1. Obese PCOS patients have greater prevalence of oligomenorrhoea and menstrual irregularities than those in normal weight range.
  2. Studies have also demonstrated greater prevalence of psychiatric symptoms in individuals with PCOS. These include depression, anxiety, and eating disorders.
  3. A greater prevalence of obstructive sleep apnoea occurs in PCOS women irrespective of obesity.
  4. Altered cardiovascular autonomic function has been demonstrated in women with PCOS which might predispose these patients to cardiovascular morbidity.

The prevalence of abnormal glucose tolerance detected by oral glucose tolerance test (OGTT) was found to be high (around 35%) in a large number of young Indian women with PCOS. Studies have consistently demonstrated the relationship between the well-known manifestation of hyperandrogenism among Indian PCOS women and the metabolic morbidities including insulin resistance (IR), glucose intolerance and cardiovascular risk in this population.

Management of PCOS- As complex as the condition itself

The management and treatment of PCOS include a healthy diet, regular physical activity, and medications, which address the associated manifestations and co-morbidities. PCOS management strategies mainly aim at resolving the four major components of PCOS including regularity of menstrual cycle, control of hyperandrogenism (acne and hirsutism), management of infertility and insulin resistance (IR) along with its associated risk factors (type 2 diabetes mellitus, hyperlipidaemia, and obesity). Both non-pharmacological and pharmacological management strategies are important in the overall management of PCOS.

Exercise therapy alone or in combination with dietary interventions should be advised for the management of weight gain and obesity. It can also lead to improvement in cardiovascular risk factors. Thirty minutes per day of moderate to vigorous physical activity leads to reduction in the risk of diabetes and metabolic syndrome. Though randomised clinical trials for the effect of exercise in PCOS are lacking, sustained weight loss, as little as 5%, has been associated with improvement in hyperandrogenaemia and metabolic parameters in obese women with PCOS.

  1. Hormonal contraceptives (HCs) are the mainstay in the treatment of menstrual irregularities and hirsutism in women with PCOS. They act by suppressing LH levels and therefore, ovarian androgen production as well as reducing bioavailable testosterone levels. In addition, some progestins have additional anti-androgenic activity, though studies have not demonstrated any significant difference in outcomes with various HCs.

In a randomised, single-blinded, dose-comparison study, Bhattacharya et al. [1] reported that OCP containing 20 μg ethinyl estradiol (EE) with drospirenone had similar effects on free androgen index in PCOS women as that containing 30 μg EE with drospirenone. However, it is important to screen women for the presence of any contraindications for therapy with HCs such as smoking, high blood pressure, or uncontrolled diabetes mellitus.

  1. Metformin is also a widely-used therapy for PCOS. Endocrine societies recommend metformin in women with PCOS who have type 2 diabetes (T2DM) or impaired glucose tolerance (IGT) who fail lifestyle modifications and second-line treatment in women with PCOS having menstrual irregularities who cannot tolerate HCs. It has not been shown to have significant benefit in cutaneous manifestations of PCOS. Combinations of metformin and HCs have also been tried in women with PCOS.
    1. A six-month, open-label, randomised trial by Ganie et al [2], of low-dose spironolactone and metformin combination than either drug alone, showed the superiority of the former in terms of improved clinical parameters and compliance to treatment.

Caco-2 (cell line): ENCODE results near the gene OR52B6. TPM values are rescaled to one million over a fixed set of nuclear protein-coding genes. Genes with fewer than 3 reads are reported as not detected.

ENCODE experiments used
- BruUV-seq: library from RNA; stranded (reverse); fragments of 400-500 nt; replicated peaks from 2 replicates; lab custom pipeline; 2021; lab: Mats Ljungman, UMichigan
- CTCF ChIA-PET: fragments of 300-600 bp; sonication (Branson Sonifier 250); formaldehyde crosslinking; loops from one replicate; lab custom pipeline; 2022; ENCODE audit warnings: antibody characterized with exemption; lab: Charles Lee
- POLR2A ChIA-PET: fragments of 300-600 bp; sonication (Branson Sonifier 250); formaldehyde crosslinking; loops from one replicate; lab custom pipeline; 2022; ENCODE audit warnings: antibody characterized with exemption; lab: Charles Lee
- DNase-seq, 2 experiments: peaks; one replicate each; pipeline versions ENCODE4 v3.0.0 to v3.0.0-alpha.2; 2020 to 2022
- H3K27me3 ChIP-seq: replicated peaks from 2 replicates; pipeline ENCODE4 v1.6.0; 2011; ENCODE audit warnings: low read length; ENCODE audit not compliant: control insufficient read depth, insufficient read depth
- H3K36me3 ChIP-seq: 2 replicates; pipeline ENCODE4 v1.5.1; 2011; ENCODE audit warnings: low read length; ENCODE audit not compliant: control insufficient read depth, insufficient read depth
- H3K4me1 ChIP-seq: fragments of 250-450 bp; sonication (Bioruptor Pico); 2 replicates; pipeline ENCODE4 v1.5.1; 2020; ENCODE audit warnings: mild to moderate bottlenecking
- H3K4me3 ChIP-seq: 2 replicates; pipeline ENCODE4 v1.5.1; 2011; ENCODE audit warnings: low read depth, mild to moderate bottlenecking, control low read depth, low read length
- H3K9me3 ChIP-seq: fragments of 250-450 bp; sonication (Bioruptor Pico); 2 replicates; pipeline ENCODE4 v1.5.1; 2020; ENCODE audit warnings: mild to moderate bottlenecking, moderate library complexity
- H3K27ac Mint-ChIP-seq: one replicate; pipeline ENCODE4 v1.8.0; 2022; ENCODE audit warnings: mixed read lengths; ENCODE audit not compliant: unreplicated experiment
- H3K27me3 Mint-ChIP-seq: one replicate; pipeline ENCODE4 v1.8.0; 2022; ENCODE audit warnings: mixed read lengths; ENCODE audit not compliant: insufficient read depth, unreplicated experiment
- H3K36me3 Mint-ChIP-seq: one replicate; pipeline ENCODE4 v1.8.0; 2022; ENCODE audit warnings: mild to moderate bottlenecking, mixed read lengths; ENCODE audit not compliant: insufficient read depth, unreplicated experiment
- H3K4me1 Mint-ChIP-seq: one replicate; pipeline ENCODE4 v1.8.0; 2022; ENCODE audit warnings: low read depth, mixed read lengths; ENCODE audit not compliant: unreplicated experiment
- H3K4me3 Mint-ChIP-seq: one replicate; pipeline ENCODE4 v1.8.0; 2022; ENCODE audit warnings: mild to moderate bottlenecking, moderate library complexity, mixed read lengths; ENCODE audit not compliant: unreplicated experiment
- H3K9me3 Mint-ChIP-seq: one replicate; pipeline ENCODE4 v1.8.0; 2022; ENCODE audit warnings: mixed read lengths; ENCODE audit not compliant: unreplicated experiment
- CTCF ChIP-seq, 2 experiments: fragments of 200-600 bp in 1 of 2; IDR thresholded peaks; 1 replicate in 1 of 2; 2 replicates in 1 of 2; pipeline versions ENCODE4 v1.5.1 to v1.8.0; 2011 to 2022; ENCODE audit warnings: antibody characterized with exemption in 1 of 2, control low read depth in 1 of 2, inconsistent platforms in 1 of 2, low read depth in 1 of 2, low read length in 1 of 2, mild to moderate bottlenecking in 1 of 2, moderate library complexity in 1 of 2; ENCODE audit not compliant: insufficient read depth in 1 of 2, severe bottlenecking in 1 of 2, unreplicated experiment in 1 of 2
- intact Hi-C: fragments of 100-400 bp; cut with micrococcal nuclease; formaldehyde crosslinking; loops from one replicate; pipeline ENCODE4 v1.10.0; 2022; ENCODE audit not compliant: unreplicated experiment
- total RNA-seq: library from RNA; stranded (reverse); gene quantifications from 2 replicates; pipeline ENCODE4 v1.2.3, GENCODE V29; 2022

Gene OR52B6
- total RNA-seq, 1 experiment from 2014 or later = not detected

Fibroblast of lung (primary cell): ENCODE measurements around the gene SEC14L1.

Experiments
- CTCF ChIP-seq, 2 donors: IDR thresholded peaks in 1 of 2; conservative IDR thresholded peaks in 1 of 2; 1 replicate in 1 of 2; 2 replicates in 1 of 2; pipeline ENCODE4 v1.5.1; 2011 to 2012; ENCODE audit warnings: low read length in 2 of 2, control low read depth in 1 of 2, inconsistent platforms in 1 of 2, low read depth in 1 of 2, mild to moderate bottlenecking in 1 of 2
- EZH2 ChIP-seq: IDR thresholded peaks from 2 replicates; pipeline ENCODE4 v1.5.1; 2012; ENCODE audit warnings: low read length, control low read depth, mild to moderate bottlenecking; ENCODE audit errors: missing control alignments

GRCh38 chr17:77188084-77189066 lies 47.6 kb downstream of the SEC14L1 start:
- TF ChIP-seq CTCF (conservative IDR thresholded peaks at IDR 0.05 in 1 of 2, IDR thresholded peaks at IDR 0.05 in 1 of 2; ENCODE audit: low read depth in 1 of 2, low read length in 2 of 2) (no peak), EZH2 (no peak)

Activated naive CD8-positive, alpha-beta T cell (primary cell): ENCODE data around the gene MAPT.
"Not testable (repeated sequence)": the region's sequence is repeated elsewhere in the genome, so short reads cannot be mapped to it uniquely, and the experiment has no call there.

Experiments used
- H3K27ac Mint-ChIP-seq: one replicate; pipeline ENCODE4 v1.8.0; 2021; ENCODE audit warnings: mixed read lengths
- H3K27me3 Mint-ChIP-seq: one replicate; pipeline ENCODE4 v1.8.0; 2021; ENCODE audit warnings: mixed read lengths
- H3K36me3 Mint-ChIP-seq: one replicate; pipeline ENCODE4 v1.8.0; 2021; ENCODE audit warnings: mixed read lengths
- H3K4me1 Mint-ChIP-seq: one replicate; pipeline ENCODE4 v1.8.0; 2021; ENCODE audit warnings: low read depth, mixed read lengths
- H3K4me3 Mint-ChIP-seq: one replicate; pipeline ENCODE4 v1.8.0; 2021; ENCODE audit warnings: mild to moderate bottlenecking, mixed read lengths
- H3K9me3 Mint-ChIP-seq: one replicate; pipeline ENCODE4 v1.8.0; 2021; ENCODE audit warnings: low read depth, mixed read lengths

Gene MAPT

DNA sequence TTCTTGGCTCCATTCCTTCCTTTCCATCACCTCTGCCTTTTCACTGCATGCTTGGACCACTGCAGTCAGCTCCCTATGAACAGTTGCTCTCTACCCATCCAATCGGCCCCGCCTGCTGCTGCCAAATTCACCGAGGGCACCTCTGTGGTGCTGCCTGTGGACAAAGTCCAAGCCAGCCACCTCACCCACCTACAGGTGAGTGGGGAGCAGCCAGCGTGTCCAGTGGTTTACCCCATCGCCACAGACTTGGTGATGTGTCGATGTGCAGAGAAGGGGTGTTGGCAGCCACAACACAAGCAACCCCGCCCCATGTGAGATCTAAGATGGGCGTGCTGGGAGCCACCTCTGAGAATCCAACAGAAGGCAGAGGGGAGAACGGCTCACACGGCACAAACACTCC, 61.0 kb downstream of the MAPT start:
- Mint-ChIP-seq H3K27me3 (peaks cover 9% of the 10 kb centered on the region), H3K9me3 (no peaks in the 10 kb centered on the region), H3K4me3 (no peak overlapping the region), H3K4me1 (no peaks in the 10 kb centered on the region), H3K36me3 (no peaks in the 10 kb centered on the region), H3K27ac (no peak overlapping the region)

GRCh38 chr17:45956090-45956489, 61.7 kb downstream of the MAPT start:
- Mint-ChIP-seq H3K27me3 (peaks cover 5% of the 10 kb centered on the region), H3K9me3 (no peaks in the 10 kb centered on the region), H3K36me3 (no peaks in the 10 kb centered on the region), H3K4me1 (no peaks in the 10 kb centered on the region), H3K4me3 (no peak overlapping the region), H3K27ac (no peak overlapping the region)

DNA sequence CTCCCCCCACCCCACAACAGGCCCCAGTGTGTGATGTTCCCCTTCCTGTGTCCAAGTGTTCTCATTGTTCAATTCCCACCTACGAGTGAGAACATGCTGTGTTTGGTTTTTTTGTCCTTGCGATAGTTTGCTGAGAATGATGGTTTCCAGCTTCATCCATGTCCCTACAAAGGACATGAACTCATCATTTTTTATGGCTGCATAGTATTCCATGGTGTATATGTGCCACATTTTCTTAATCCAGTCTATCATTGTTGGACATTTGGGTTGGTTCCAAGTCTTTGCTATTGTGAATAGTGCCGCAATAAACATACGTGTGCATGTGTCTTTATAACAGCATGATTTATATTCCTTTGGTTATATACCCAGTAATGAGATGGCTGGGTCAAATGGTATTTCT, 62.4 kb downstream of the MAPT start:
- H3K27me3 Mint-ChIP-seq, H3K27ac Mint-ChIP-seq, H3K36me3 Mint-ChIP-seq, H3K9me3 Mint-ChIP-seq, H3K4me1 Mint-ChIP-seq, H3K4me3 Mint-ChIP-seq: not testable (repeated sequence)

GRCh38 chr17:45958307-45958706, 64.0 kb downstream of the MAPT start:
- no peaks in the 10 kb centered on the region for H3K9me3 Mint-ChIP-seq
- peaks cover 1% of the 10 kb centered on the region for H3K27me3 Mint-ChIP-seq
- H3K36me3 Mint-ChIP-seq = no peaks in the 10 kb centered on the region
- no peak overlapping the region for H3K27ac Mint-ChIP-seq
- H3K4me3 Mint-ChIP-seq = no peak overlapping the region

2. A comparison of metformin and OCP (EE plus drospirenone) was done as a prospective observational study (n=46) over one year by Suvarna et al [3], and metformin alone was found to be equally effective in regularising menstrual cycles and treating hyperandrogenism in Indian women with PCOS.
    3. Use of non-hormonal options i.e., metformin and spironolactone, after a period of oral contraceptive use, was retrospectively studied by Kulshreshtha et al [4], in a small group of women with PCOS for regularisation of their menstrual cycles. They concluded that 75 per cent of women achieved regular cycles with non-hormonal treatment within one year of stopping OCPs.
  2. Clomiphene citrate has been recommended as the first-line treatment for infertility in women with PCOS by the Endocrine Society. Metformin can also be used as an adjuvant to clomiphene for the prevention of ovarian hyperstimulation syndrome (OHSS) in women with PCOS though no improvement in live birth rates has been shown. Letrozole, an aromatase inhibitor has been shown to have superior live birth rates as compared to clomiphene that has been recommended by American College of Obstetricians and Gynecologists (ACOG) as first-line therapy for ovulation induction in women with PCOS.
  3. Other drugs that have been tried but have shown to have limited or no benefit in include insulin sensitisers such as inositol and thiazolidinediones and statins.

To conclude, the various metabolic, inflammatory, and autoimmune components including the obesity-related cytokines and oxidative stress markers in relation to the pathogenesis of PCOS highlight the multifaceted nature of the disorder and the need for further research into the subject to better delineate the contribution of each of these markers and mediators in the final expression of PCOS.

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Disclaimer- The views and opinions expressed in this article are those of the author's and do not necessarily reflect the official policy or position of M3 India.

The authors of this article are practising Endocrinologists- Dr. Danendra Sahu, Consultant Endocrinologist, Apollo Centre for Obesity, Diabetes & Endocrinology (ACODE), New Delhi and Dr. Subhash Kumar Wangnoo, Senior Consultant Endocrinologist, Indraprastha Apollo Hospital, New Delhi.